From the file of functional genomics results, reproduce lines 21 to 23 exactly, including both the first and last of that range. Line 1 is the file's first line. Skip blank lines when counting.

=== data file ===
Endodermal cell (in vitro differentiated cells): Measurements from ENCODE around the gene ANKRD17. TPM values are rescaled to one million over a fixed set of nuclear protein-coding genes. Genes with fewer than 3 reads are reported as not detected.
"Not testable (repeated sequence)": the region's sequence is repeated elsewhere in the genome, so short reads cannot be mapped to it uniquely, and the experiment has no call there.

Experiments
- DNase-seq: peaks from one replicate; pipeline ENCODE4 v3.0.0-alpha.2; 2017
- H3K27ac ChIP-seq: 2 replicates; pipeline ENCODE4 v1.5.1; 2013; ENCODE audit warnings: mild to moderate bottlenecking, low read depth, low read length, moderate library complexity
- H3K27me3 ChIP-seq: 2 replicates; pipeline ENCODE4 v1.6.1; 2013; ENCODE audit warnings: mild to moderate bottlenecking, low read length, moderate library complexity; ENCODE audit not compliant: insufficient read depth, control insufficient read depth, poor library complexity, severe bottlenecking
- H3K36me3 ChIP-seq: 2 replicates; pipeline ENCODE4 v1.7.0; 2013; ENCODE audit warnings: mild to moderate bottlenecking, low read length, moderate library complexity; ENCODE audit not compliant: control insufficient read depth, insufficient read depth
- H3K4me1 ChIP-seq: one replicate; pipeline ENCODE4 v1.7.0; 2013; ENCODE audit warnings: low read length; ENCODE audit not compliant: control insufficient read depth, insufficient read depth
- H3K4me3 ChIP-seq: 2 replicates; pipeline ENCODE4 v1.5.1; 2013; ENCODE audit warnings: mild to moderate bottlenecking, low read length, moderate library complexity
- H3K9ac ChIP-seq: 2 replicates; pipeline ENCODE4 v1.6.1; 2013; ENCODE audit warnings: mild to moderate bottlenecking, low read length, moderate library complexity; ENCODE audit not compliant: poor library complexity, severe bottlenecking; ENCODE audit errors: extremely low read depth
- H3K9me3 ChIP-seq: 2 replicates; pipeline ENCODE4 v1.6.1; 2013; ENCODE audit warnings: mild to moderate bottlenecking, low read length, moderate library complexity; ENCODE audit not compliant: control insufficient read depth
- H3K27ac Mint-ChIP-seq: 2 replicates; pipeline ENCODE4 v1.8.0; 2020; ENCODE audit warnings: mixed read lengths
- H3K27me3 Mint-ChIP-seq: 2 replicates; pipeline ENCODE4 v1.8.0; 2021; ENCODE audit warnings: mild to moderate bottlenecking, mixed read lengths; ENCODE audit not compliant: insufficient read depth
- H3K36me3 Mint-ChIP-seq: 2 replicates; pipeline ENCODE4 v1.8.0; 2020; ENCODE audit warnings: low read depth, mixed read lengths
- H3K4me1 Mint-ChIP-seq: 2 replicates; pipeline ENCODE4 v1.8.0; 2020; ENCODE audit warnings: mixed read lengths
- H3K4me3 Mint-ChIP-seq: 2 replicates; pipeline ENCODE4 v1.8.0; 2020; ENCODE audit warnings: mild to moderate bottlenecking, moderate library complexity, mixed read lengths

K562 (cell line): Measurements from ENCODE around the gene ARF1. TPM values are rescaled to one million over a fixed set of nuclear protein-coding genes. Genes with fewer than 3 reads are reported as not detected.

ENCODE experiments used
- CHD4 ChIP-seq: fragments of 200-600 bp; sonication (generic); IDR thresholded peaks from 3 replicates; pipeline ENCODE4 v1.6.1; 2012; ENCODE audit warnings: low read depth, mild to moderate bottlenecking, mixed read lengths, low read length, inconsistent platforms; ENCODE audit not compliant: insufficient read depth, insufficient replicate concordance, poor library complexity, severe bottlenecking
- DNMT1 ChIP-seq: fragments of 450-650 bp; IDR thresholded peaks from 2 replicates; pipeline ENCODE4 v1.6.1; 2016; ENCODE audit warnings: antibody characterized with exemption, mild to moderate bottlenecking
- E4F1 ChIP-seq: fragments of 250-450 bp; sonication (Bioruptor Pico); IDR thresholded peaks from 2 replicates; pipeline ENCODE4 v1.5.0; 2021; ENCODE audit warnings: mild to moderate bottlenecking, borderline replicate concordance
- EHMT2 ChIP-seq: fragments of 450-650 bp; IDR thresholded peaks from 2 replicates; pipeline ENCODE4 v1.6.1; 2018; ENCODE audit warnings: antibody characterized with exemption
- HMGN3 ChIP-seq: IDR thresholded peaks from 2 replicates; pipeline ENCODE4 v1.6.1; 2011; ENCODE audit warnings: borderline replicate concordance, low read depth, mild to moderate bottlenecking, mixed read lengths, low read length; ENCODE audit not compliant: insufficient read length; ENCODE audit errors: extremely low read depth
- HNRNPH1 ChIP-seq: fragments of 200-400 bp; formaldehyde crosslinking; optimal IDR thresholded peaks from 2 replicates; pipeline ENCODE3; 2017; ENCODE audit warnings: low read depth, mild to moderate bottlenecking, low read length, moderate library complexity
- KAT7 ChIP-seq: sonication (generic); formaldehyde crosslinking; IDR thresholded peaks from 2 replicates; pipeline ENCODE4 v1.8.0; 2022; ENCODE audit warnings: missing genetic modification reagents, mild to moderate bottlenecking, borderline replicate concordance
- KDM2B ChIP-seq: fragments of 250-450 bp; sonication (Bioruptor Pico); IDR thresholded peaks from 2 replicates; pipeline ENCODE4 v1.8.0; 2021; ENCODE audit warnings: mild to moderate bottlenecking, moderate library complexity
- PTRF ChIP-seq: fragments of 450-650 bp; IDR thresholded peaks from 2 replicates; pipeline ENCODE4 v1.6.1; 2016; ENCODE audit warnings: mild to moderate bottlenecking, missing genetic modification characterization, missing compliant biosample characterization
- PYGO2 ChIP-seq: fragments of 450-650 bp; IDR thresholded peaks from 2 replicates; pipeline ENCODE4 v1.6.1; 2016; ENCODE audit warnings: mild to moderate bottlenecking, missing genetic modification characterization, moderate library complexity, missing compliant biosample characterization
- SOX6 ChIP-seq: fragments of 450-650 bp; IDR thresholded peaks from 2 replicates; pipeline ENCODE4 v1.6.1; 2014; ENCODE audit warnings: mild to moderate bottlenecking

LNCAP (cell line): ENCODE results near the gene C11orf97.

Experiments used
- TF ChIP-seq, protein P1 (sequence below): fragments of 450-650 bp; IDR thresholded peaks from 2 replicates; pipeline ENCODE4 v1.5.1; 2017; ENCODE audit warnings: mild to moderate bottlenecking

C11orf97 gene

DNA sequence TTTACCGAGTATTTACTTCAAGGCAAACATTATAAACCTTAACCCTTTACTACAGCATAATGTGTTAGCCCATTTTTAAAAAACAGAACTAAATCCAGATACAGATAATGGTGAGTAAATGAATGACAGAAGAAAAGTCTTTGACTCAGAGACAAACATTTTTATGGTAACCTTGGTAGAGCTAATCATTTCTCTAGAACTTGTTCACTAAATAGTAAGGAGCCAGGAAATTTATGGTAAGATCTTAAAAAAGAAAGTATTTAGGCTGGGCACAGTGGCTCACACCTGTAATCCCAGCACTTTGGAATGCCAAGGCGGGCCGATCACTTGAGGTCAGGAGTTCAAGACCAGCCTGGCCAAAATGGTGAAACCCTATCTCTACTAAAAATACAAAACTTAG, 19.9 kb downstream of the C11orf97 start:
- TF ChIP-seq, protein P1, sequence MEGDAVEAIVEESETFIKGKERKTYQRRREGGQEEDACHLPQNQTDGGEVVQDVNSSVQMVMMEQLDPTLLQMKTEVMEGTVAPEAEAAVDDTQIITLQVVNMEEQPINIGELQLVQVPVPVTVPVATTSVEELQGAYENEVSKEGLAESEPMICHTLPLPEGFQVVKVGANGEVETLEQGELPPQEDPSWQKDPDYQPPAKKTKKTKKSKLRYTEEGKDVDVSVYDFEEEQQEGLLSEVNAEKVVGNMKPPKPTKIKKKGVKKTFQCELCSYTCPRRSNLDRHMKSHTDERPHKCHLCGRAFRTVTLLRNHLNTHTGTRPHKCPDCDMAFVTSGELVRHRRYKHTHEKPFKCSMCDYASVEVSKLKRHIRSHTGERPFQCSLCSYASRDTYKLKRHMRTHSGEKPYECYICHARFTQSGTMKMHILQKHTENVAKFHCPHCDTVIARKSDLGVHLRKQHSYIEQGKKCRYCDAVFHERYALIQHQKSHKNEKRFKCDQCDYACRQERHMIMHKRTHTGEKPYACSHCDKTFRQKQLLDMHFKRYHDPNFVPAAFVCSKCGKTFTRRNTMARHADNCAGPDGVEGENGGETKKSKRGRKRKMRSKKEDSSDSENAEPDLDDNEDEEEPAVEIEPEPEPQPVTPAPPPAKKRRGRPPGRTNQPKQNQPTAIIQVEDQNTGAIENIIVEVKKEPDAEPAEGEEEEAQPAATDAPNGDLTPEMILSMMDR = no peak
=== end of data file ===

- E4F1 ChIP-seq: fragments of 250-450 bp; sonication (Bioruptor Pico); IDR thresholded peaks from 2 replicates; pipeline ENCODE4 v1.5.0; 2021; ENCODE audit warnings: mild to moderate bottlenecking, borderline replicate concordance
- EHMT2 ChIP-seq: fragments of 450-650 bp; IDR thresholded peaks from 2 replicates; pipeline ENCODE4 v1.6.1; 2018; ENCODE audit warnings: antibody characterized with exemption
- HMGN3 ChIP-seq: IDR thresholded peaks from 2 replicates; pipeline ENCODE4 v1.6.1; 2011; ENCODE audit warnings: borderline replicate concordance, low read depth, mild to moderate bottlenecking, mixed read lengths, low read length; ENCODE audit not compliant: insufficient read length; ENCODE audit errors: extremely low read depth